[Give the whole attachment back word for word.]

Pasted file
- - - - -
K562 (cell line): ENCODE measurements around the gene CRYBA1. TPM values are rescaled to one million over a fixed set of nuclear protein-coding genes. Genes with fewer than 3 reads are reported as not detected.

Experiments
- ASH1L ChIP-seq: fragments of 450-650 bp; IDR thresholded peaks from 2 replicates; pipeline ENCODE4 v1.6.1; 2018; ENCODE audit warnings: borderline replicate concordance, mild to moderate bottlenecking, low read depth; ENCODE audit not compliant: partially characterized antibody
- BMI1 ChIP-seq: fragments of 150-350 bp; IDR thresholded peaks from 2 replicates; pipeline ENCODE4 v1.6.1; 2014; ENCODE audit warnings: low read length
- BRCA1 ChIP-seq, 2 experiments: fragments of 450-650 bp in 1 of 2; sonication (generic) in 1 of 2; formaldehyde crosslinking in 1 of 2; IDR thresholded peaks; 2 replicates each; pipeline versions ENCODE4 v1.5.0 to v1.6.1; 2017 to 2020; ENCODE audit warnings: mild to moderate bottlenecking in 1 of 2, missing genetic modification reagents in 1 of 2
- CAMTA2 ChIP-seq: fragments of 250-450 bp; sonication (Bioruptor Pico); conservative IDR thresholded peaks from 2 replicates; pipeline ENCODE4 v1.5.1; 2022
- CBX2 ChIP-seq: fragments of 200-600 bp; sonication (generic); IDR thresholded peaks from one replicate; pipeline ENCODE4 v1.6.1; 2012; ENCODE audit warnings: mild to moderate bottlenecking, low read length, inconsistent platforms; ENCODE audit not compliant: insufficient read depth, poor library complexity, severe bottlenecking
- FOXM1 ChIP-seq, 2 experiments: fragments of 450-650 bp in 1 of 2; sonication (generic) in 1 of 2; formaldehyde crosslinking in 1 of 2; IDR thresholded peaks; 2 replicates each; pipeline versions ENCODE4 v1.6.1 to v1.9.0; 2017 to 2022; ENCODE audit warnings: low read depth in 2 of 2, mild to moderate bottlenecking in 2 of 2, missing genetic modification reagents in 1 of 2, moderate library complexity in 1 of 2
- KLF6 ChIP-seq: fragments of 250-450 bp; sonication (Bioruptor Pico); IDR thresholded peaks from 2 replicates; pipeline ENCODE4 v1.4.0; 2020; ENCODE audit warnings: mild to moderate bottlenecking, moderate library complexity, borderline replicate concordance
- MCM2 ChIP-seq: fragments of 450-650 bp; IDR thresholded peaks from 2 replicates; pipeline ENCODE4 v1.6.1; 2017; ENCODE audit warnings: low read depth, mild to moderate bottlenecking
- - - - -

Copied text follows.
K562 (cell line): ENCODE measurements around the gene CRYBA1. TPM values are rescaled to one million over a fixed set of nuclear protein-coding genes. Genes with fewer than 3 reads are reported as not detected.

Experiments
- ASH1L ChIP-seq: fragments of 450-650 bp; IDR thresholded peaks from 2 replicates; pipeline ENCODE4 v1.6.1; 2018; ENCODE audit warnings: borderline replicate concordance, mild to moderate bottlenecking, low read depth; ENCODE audit not compliant: partially characterized antibody
- BMI1 ChIP-seq: fragments of 150-350 bp; IDR thresholded peaks from 2 replicates; pipeline ENCODE4 v1.6.1; 2014; ENCODE audit warnings: low read length
- BRCA1 ChIP-seq, 2 experiments: fragments of 450-650 bp in 1 of 2; sonication (generic) in 1 of 2; formaldehyde crosslinking in 1 of 2; IDR thresholded peaks; 2 replicates each; pipeline versions ENCODE4 v1.5.0 to v1.6.1; 2017 to 2020; ENCODE audit warnings: mild to moderate bottlenecking in 1 of 2, missing genetic modification reagents in 1 of 2
- CAMTA2 ChIP-seq: fragments of 250-450 bp; sonication (Bioruptor Pico); conservative IDR thresholded peaks from 2 replicates; pipeline ENCODE4 v1.5.1; 2022
- CBX2 ChIP-seq: fragments of 200-600 bp; sonication (generic); IDR thresholded peaks from one replicate; pipeline ENCODE4 v1.6.1; 2012; ENCODE audit warnings: mild to moderate bottlenecking, low read length, inconsistent platforms; ENCODE audit not compliant: insufficient read depth, poor library complexity, severe bottlenecking
- FOXM1 ChIP-seq, 2 experiments: fragments of 450-650 bp in 1 of 2; sonication (generic) in 1 of 2; formaldehyde crosslinking in 1 of 2; IDR thresholded peaks; 2 replicates each; pipeline versions ENCODE4 v1.6.1 to v1.9.0; 2017 to 2022; ENCODE audit warnings: low read depth in 2 of 2, mild to moderate bottlenecking in 2 of 2, missing genetic modification reagents in 1 of 2, moderate library complexity in 1 of 2
- KLF6 ChIP-seq: fragments of 250-450 bp; sonication (Bioruptor Pico); IDR thresholded peaks from 2 replicates; pipeline ENCODE4 v1.4.0; 2020; ENCODE audit warnings: mild to moderate bottlenecking, moderate library complexity, borderline replicate concordance
- MCM2 ChIP-seq: fragments of 450-650 bp; IDR thresholded peaks from 2 replicates; pipeline ENCODE4 v1.6.1; 2017; ENCODE audit warnings: low read depth, mild to moderate bottlenecking